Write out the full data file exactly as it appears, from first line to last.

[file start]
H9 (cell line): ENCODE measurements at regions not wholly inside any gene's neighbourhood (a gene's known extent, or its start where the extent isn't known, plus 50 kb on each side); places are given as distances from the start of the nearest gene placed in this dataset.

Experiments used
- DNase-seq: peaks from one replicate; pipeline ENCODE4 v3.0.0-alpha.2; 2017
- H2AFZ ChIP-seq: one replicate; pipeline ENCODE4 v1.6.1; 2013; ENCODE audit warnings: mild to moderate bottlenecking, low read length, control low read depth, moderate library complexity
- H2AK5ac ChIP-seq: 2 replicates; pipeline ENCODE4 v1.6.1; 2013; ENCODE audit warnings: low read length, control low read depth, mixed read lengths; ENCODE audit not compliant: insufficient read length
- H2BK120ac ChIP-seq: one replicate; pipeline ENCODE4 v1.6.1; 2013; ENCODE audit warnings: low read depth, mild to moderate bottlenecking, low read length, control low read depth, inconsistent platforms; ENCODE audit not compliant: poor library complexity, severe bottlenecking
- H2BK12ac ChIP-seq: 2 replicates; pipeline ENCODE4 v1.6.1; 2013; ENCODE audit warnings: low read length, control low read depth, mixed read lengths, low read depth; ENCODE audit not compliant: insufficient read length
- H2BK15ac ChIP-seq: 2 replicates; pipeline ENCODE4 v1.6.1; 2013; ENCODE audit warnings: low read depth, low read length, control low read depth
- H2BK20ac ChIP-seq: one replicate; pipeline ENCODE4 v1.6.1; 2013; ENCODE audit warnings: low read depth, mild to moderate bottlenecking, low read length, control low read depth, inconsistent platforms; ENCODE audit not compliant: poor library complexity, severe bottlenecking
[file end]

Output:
H9 (cell line): ENCODE measurements at regions not wholly inside any gene's neighbourhood (a gene's known extent, or its start where the extent isn't known, plus 50 kb on each side); places are given as distances from the start of the nearest gene placed in this dataset.

Experiments used
- DNase-seq: peaks from one replicate; pipeline ENCODE4 v3.0.0-alpha.2; 2017
- H2AFZ ChIP-seq: one replicate; pipeline ENCODE4 v1.6.1; 2013; ENCODE audit warnings: mild to moderate bottlenecking, low read length, control low read depth, moderate library complexity
- H2AK5ac ChIP-seq: 2 replicates; pipeline ENCODE4 v1.6.1; 2013; ENCODE audit warnings: low read length, control low read depth, mixed read lengths; ENCODE audit not compliant: insufficient read length
- H2BK120ac ChIP-seq: one replicate; pipeline ENCODE4 v1.6.1; 2013; ENCODE audit warnings: low read depth, mild to moderate bottlenecking, low read length, control low read depth, inconsistent platforms; ENCODE audit not compliant: poor library complexity, severe bottlenecking
- H2BK12ac ChIP-seq: 2 replicates; pipeline ENCODE4 v1.6.1; 2013; ENCODE audit warnings: low read length, control low read depth, mixed read lengths, low read depth; ENCODE audit not compliant: insufficient read length
- H2BK15ac ChIP-seq: 2 replicates; pipeline ENCODE4 v1.6.1; 2013; ENCODE audit warnings: low read depth, low read length, control low read depth
- H2BK20ac ChIP-seq: one replicate; pipeline ENCODE4 v1.6.1; 2013; ENCODE audit warnings: low read depth, mild to moderate bottlenecking, low read length, control low read depth, inconsistent platforms; ENCODE audit not compliant: poor library complexity, severe bottlenecking